Much of the day-to-day work of Maryland's attorney general involves managing a legion of attorneys who provide counsel and legal advice to state government agencies large and small and to various boards and commissions. Nonetheless, the job is not to serve the governor or his administration but the citizens of this state, who expect an independent advocate.
Given the breadth and importance of the office, voters would be wise to elect someone with broad experience in the myriad issues that must be addressed by attorneys general, from consumer protection to civil rights, securities fraud to criminal appeals. One day you may be arguing a case before the U.S. Supreme Court and the next you may be filing suit against tobacco companies on behalf of their victims.
Sen. Brian E. Frosh is about as close to a perfect fit for the job as anyone who has run for the office. Not simply because he is an experienced and savvy attorney (although the 68-year-old Columbia Law School graduate is all of that) nor because he served in the legislature, having represented Montgomery County in the House of Delegates for two terms and in the Senate for five. But most particularly because as chairman of the Senate Judicial Proceedings Committee, he has shaped Maryland law as much as anyone over the past decade. He understands the complexities, the nuance, the history, the conflicts and the legislative intent behind statute after statute.
But even more than that, the Bethesda native has cultivated a reputation within the State House as a straight shooter, a person of substance and principle and, yes, an independent-minded lawyer whose views on the big-picture topics from women's reproductive rights to the need for sensible gun control laws and the importance of environmental protection are shared by the vast majority of Maryland residents. He is, in short, someone who can be trusted with this important job.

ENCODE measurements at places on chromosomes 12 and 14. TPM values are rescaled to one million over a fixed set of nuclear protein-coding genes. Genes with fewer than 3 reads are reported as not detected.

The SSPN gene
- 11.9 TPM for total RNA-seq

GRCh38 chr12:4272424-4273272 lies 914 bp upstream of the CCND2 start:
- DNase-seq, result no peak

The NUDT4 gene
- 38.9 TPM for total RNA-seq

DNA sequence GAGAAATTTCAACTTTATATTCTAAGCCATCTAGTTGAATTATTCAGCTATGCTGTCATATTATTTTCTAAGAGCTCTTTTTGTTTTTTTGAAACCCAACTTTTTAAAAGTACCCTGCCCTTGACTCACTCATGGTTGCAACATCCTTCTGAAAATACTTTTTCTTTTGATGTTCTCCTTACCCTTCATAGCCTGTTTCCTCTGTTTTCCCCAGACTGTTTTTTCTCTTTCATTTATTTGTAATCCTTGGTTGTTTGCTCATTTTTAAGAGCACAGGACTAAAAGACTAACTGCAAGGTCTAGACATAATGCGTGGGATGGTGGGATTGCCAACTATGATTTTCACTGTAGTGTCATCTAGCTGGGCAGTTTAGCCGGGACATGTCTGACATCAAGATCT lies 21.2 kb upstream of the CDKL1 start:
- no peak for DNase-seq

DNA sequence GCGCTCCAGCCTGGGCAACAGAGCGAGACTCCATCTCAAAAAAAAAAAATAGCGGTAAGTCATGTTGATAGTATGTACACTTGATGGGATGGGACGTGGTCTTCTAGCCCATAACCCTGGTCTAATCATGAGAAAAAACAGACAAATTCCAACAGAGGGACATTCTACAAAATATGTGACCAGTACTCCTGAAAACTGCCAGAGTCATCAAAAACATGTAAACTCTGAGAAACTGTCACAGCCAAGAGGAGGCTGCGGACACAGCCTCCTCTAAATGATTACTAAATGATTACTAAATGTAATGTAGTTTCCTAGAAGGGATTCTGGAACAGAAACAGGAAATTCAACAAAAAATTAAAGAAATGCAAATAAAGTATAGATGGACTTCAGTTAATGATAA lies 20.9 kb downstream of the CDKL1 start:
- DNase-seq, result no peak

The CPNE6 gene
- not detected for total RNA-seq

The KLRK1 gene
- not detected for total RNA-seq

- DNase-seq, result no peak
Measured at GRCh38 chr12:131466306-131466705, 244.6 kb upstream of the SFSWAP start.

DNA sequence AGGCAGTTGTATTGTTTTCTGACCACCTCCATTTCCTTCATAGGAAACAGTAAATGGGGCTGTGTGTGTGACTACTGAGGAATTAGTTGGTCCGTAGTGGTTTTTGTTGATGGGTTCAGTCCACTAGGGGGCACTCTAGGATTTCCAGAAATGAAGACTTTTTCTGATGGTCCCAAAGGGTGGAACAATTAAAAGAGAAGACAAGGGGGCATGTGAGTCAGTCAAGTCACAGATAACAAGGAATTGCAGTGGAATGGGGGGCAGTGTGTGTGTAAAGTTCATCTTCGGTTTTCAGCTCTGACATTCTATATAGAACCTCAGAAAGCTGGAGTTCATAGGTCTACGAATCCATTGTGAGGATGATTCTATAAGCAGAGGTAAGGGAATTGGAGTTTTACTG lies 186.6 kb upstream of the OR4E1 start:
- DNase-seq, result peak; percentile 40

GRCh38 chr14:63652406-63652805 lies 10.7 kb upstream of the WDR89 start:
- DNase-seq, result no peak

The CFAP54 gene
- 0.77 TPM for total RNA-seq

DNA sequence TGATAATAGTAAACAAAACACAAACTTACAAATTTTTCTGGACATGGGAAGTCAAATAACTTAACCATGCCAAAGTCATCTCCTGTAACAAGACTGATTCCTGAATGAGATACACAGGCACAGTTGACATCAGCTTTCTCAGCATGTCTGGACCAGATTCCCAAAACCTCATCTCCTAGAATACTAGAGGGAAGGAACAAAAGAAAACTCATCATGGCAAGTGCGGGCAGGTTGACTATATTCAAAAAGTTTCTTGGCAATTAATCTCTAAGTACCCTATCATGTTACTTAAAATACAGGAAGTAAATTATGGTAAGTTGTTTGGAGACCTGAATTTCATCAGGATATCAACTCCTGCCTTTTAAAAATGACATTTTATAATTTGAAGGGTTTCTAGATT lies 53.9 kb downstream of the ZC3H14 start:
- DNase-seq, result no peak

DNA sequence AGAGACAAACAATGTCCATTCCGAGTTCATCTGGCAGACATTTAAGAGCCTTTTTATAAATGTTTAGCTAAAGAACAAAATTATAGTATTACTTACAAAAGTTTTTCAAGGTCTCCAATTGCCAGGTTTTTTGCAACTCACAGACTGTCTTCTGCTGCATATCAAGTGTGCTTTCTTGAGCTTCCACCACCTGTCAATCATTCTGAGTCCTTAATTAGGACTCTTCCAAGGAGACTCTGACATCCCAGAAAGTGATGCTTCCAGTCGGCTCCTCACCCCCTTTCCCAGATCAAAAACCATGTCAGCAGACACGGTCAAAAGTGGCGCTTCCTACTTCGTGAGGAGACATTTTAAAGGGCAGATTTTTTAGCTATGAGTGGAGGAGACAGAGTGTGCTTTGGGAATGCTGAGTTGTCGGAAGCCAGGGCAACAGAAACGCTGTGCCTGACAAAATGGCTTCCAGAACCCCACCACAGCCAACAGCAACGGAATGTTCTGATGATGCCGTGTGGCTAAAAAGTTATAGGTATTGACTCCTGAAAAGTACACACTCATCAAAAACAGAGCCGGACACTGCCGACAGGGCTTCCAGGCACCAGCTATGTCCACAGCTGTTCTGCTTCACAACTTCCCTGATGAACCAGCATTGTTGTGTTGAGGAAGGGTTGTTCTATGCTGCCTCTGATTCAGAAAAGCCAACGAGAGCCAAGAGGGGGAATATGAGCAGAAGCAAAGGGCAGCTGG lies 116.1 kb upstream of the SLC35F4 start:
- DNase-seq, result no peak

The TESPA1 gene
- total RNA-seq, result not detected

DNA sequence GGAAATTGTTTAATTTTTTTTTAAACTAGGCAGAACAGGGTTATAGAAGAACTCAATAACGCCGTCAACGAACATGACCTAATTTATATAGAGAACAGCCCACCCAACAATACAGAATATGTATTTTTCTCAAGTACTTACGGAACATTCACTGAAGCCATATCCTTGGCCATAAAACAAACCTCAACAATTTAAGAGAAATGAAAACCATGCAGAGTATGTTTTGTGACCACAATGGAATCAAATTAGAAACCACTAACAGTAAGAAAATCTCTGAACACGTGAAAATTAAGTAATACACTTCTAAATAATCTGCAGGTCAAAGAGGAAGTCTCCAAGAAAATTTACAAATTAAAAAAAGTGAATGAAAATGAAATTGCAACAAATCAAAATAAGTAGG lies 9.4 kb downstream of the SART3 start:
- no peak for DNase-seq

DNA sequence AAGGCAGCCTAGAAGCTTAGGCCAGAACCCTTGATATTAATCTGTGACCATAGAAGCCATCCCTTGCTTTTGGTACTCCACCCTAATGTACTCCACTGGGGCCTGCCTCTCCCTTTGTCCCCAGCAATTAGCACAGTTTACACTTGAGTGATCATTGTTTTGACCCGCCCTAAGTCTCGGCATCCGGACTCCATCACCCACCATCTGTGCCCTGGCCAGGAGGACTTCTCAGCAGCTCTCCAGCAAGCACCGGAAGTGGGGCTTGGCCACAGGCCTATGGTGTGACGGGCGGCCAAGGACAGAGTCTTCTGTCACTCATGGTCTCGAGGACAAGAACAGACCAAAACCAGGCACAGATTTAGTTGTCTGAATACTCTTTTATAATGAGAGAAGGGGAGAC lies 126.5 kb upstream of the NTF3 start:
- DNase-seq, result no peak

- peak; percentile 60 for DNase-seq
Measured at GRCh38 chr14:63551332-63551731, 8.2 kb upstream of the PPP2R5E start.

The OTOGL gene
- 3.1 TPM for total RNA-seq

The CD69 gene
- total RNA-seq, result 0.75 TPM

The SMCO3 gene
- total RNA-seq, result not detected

Mr. Frosh's opponents are simply not in the same league. Towson attorney Jeffrey Pritzker, 65, the Republican nominee, has focused his campaign primarily on making Maryland more business friendly, a notion that dovetails with the message from gubernatorial nominee Larry Hogan at the top of the Republican ticket but ignores the historic role of Maryland's attorney general as someone who stands up for the interests of consumers and the least powerful in society. Libertarian Leo Dymowski has used his candidacy as a platform for his views regarding the nation's failed war on drugs and the need to legalize marijuana and other narcotics. A Maryland Parole Commission hearing officer, he has first-hand knowledge of the harm modern-day prohibition has wrought, particularly on the poor and minorities, and while his remedy may be immoderate, his concerns are certainly legitimate.
Outgoing Attorney General Douglas Gansler has done a commendable job in office, particularly in staking out his independence on matters from same-sex marriage to campaign finance reform in a manner that didn't always please the Democratic establishment, yet he avoided the role of publicity-seeking gadfly spouting off to reporters at every opportunity, as some feared he would. We would expect Senator Frosh, an often low-key, self-effacing presence in Annapolis, to continue that legacy with a thoughtful, measured approach to improving the lives of everyday Marylanders.
Across the country, we have seen too many attorneys general try to use the job as a springboard to higher office. Often, this involves playing to extremist views — the irrational attacks against climate change research by Ken Cuccinelli of Virginia come to mind. (Mercifully, the science-averse lawyer's bid to become Virginia's governor was turned away by voters last year.) Mr. Frosh is not that type and has pledged not to seek higher office, preferring to see the job of attorney general as the capstone to an honorable career in public service.
In a year when some voters have felt an obligation to hold their nose as they cast their ballot, it is a modest comfort to recognize that the attorney general race requires nothing of the sort. We are proud to support Mr. Frosh for attorney general and strongly advise Maryland voters to do the same on November 4.